Wolff v. Aetna Life Ins. Co., No. 4:19-CV-01596, 2022 WL 1672128 (M.D. Pa. May 25, 2022) (Judge Matthew W. Brann). Plaintiff Joanne Wolff commenced this putative class action against Aetna Life Insurance Company for violations of ERISA after the insurer sought personal injury reimbursement from Ms. Wolff of settlement proceeds she obtained in a successful civil suit against the at-fault party of her disabling car accident. Ms. Wolff’s plan did not contain a subrogation or reimbursement provision, instead Aetna used the plan’s “Other Income Benefits” provision to obtain reimbursement. Ms. Wolff asserts that person injury recoveries are not included in the plan’s definition of “Other Income Benefits.” In this motion, she sought to certify a class of individuals who were injured and received disability benefits from Aetna as a result of “an injury causing event and against whom defendant sought or recovered reimbursement of long-term disability benefits it had paid to” them in a manner similar to Ms. Wolff’s situation. The court evaluated the class in accordance with Federal Rule of Civil Procedure 23. The court stated that the 53 individuals identified by Ms. Wolff as having analogous situations to her own constituted a sufficiently numerous group. Next, the court identified the common question to all class members as being “whether funds paid out under Aetna’s long-term disability plans were properly reimbursable when the plans did not specifically include personal injury recoveries within their definition of ‘Other Income Benefits’ and where reimbursement was obtained for personal injury recoveries.” The answer to this question as well as the common application of ERISA satisfied the commonality and typicality requirements of Rule 23(a). Finally, the court was convinced that Ms. Wolff and her counsel, Charles Kannebecker, of Weinstein Schneider Kannebecker & Lokuta, were both qualified and adequate to represent the class. Examining the potential class under Rule 23(b), the court expressed that the predominant question is “whether Aetna omitted or misrepresented key facts about its ability to seek and obtain reimbursement” and this common issue of a potential concealment is more central to any individual issue of an insured’s reliance. Last, the court held that class certification would be superior to any other method of adjudication. The motion for class certification was thus granted.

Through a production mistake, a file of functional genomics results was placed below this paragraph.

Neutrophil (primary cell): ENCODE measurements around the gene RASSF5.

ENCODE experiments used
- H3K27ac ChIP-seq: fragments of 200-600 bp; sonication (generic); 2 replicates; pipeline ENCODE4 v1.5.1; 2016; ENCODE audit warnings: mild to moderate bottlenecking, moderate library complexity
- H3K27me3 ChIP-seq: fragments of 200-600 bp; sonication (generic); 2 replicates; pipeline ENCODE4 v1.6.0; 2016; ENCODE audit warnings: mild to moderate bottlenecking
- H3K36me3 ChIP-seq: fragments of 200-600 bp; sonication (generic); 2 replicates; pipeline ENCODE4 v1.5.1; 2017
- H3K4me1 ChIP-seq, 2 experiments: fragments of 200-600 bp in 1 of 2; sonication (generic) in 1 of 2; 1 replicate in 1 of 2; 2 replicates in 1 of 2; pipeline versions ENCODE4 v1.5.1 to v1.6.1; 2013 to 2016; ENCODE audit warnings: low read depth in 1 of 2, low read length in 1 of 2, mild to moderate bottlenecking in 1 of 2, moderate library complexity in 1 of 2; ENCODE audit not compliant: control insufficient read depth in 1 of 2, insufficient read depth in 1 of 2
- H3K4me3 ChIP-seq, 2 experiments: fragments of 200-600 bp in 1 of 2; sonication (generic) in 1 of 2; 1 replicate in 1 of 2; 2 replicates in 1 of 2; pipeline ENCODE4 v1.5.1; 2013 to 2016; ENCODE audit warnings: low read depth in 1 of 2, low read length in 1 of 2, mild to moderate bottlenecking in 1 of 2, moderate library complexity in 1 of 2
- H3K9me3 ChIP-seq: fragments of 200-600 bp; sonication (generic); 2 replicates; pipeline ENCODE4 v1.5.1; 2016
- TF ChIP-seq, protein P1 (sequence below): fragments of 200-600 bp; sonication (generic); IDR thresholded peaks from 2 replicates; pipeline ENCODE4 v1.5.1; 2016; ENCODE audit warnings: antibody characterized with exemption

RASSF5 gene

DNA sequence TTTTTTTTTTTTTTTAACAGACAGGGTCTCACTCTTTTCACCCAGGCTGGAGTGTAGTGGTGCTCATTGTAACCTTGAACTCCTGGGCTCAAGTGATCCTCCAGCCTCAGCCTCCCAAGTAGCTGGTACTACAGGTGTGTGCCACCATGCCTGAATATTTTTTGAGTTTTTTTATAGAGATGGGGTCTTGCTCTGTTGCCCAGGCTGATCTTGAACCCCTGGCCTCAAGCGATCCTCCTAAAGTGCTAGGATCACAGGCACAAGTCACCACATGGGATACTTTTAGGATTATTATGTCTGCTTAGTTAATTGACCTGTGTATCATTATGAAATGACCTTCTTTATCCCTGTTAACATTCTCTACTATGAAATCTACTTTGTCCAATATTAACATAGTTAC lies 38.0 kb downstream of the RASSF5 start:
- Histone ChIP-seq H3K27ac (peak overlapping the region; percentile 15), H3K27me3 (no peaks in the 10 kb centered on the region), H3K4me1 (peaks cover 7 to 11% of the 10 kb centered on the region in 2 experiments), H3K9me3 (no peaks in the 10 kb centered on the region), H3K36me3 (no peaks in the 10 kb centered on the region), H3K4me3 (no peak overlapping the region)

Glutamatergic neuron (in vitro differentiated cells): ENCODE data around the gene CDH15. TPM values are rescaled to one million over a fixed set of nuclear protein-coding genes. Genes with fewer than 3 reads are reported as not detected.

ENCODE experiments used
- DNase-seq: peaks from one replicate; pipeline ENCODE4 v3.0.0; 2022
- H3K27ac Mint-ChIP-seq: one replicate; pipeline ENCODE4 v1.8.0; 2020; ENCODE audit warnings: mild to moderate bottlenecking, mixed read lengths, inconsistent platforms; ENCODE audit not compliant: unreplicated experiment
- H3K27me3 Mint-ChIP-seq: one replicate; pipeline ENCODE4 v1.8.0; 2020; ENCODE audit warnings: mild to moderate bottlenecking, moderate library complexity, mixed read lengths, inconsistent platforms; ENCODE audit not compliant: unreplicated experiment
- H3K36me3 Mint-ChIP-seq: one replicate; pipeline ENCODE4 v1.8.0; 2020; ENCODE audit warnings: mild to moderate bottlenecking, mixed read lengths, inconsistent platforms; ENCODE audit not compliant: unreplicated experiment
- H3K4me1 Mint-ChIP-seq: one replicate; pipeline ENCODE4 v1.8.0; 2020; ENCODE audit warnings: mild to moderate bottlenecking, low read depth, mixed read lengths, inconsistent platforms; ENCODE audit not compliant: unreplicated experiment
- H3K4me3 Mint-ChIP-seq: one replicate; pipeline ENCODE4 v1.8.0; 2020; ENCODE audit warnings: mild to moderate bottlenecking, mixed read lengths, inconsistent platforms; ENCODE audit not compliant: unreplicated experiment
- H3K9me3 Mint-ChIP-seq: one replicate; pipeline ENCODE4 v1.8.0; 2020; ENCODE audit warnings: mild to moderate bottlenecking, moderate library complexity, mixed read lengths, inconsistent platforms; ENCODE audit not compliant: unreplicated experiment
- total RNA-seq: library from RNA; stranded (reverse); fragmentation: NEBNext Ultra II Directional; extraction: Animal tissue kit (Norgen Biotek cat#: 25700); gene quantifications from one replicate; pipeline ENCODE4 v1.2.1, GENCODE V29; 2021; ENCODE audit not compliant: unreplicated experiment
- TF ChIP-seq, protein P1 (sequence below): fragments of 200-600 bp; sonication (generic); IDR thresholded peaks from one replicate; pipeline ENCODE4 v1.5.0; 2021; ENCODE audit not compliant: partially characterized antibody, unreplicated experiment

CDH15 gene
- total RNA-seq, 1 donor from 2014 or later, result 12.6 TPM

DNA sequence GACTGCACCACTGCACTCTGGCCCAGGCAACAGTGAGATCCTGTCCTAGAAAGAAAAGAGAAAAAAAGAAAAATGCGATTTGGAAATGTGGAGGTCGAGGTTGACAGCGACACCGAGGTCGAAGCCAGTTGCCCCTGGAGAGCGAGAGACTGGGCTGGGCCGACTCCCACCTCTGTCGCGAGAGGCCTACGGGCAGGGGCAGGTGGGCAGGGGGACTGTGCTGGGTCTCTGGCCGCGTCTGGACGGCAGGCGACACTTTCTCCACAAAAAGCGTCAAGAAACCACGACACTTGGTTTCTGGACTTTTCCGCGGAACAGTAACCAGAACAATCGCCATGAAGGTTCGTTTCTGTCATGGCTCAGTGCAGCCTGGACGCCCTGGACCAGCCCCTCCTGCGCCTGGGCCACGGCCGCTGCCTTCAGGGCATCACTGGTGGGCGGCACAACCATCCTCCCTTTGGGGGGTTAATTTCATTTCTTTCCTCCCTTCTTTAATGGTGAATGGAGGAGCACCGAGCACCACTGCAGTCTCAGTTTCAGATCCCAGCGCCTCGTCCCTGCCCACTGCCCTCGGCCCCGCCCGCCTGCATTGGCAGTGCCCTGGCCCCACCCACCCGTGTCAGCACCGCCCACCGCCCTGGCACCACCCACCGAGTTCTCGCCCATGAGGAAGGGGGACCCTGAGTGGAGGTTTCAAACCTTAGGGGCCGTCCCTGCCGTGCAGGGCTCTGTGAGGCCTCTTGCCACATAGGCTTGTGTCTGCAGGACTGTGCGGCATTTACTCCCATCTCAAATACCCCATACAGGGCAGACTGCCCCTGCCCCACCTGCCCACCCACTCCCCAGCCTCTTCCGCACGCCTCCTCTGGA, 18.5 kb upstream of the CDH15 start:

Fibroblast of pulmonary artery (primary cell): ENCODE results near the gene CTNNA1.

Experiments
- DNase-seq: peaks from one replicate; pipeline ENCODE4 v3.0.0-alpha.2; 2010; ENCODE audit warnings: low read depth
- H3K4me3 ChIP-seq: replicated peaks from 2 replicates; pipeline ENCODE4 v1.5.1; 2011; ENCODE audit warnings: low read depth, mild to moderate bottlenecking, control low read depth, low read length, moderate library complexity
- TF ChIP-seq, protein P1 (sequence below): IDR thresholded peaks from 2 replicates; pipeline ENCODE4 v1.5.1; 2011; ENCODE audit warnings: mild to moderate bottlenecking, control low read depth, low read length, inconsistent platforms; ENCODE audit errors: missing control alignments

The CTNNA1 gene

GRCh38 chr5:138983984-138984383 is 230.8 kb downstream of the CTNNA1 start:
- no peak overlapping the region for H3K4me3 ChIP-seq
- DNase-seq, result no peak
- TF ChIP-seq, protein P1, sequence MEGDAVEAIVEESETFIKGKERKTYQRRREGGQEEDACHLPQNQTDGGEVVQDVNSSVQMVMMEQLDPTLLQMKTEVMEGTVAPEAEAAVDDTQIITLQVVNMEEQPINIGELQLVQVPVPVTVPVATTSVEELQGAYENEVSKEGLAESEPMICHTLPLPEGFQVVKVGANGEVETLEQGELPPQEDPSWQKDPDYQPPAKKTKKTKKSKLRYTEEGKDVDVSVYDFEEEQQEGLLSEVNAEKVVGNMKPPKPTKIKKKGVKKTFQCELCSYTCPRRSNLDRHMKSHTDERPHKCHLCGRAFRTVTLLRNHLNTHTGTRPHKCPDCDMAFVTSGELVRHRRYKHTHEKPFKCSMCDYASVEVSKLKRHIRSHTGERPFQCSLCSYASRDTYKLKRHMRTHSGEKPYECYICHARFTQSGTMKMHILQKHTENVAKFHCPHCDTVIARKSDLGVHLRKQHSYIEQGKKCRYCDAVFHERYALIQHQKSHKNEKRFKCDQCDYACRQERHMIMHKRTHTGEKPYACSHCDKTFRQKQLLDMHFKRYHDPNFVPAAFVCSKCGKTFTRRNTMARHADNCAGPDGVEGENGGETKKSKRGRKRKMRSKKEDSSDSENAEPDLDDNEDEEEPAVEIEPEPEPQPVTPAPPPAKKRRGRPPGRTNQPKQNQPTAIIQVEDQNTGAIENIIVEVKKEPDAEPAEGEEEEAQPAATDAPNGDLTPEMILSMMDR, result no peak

Disability Benefit Claims
Nunnelly v. Life Ins. Co. of N. Am., No. 21-12537, __ F. App’x __, 2022 WL 1640790 (11th Cir. May 24, 2022) (Before Circuit Judges Jordan, Branch, and Brasher). Plaintiff Terry Nunnelly sued Life Insurance Company of North America (“LINA”) seeking long-term disability benefits. The district court granted summary judgment in favor of LINA finding that the nature of Mr. Nunnelly’s disabling migraines and mental health disorders manifested in such a way that he was not continuously disabled throughout a 26-week elimination period, as required by the plan. Mr. Nunnelly appealed the decision to the Eleventh Circuit. The court of appeals agreed with the district court’s decision stating that “the lack of medical evidence of continuous disability lasting from January 18 through July 19, 2017, is fatal to Nunnelly’s claim.” The appeals court also held that the district court did not err by refusing to remand to LINA in light of Mr. Nunnelly’s award of Social Security Disability Insurance benefits because the Social Security Administration reached its decision over one year after LINA had upheld its denial. For these reasons, the Eleventh Circuit affirmed the lower court’s summary judgment decision.